Many don't seek treatment for depression: Get screened Thursday

It's a common problem, yet many people don't seek treatment for depression.

Tomorrow is National Depression Screening Day, a time to raise awareness about the condition and help those suffering from it get help.

One in 10 people report having symptoms of depression, but only 10 percent are getting treatment. Some of the signs include sadness, fatigue, loss of appetite, poor concentration, difficulty focusing at work and change in sleep problems.

"I seemed outwardly that I was possibly quite a hero and helping everyone and then one day I woke up and I just couldn't stop crying, " said Linda Engeler who was diagnosed with depression.

To help people like Linda, mental health specialists will be offering free anonymous screenings for depression across the country this month.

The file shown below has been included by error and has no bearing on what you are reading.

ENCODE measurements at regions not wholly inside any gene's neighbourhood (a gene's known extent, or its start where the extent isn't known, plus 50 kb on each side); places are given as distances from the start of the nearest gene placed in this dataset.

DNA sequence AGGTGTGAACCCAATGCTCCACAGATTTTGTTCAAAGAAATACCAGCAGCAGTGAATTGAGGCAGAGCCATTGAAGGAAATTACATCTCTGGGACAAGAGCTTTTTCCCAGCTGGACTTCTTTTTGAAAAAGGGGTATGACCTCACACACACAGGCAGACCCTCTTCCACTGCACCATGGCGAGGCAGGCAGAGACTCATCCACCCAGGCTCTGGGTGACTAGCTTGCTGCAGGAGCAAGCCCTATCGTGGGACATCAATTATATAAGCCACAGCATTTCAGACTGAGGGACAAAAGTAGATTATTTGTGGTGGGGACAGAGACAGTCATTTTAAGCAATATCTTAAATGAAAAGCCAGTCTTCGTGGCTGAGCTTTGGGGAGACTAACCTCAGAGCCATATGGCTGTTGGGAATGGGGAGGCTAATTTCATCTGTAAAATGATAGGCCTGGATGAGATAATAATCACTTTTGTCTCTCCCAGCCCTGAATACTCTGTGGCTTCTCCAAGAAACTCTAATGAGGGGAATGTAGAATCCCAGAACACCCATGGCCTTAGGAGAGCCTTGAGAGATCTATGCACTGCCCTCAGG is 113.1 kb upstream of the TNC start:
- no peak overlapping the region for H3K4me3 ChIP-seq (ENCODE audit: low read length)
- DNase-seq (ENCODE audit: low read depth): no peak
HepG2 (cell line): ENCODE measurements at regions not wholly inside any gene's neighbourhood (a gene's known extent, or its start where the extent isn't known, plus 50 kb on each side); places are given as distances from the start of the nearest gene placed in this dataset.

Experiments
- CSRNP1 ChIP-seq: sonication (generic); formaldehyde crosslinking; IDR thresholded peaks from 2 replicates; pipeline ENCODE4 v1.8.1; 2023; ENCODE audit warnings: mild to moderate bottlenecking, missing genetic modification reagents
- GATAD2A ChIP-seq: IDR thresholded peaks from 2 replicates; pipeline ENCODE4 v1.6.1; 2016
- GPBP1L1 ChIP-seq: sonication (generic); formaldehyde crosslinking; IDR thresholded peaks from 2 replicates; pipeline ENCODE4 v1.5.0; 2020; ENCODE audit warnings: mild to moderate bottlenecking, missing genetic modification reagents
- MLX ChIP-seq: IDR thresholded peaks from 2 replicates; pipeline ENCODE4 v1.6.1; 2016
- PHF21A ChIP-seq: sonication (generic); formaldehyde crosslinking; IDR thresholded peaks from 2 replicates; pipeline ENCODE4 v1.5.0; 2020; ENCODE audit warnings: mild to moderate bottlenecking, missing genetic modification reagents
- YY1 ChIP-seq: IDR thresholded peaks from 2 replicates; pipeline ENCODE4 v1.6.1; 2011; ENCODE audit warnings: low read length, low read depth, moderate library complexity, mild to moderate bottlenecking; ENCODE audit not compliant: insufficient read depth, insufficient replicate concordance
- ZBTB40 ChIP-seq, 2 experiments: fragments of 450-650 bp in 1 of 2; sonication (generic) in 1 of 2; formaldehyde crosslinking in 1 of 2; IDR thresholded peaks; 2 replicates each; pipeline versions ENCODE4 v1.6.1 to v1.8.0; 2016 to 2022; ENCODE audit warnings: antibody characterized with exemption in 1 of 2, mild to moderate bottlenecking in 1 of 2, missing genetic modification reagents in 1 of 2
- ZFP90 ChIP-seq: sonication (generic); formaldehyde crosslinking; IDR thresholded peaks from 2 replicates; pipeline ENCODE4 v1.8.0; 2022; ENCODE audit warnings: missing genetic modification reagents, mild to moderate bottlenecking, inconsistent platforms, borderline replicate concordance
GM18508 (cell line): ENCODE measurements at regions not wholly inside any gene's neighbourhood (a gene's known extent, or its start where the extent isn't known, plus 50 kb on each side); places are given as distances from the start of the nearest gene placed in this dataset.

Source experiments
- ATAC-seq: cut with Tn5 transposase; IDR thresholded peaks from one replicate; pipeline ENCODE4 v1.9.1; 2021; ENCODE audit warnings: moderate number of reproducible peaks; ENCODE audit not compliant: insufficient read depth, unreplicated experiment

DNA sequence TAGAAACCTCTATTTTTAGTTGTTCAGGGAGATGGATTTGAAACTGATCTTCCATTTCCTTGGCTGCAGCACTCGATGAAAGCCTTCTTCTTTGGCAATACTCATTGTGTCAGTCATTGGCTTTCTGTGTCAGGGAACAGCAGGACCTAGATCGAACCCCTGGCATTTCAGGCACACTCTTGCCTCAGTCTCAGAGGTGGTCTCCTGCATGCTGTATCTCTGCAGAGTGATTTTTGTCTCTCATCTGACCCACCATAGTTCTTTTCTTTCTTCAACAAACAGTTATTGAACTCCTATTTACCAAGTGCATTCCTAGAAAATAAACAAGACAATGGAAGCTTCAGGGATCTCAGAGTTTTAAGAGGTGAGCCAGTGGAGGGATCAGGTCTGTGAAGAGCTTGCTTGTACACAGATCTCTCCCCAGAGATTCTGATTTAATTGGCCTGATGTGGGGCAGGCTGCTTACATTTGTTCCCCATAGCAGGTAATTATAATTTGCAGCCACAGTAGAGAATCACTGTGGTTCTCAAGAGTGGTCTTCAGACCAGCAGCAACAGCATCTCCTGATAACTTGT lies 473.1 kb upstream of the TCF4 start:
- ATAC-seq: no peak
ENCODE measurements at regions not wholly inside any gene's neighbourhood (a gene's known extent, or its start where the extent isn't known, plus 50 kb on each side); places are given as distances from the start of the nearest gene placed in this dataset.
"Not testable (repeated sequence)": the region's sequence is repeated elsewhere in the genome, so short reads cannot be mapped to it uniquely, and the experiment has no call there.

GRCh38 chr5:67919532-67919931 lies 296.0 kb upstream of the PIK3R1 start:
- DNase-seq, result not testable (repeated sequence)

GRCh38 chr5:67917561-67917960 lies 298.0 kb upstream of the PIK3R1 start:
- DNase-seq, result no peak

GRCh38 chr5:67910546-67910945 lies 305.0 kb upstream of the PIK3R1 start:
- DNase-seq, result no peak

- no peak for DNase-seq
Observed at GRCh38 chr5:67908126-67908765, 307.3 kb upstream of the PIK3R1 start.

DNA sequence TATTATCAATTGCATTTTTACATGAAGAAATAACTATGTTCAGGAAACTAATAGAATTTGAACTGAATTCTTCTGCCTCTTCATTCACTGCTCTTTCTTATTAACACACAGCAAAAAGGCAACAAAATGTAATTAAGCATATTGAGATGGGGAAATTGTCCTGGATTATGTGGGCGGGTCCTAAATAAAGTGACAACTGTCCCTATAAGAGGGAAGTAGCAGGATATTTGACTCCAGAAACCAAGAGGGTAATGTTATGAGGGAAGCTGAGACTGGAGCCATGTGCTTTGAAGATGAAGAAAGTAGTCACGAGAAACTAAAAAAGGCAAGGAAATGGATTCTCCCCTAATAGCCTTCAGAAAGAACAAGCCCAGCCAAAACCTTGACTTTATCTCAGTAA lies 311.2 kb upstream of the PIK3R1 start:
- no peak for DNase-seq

Psychiatrist Dr. Daniel Bober says depression is an illness that often goes untreated. "Sometimes people are afraid to seek help because they feel they're going to be judged or stigmatized in some way," Dr. Bober said.

If you or someone you know is feeling down, you should take a simple screening test. Confidential screenings will take place in many communities, college campuses and military bases. Several screenings will take place locally. To find an event in your area, click here. You can also take the online screening by clicking here.

Learn more about depression here.

Do you know someone with depression? Have they received treatment? Do they feel a stigma attached to depression? Leave your thoughts below.

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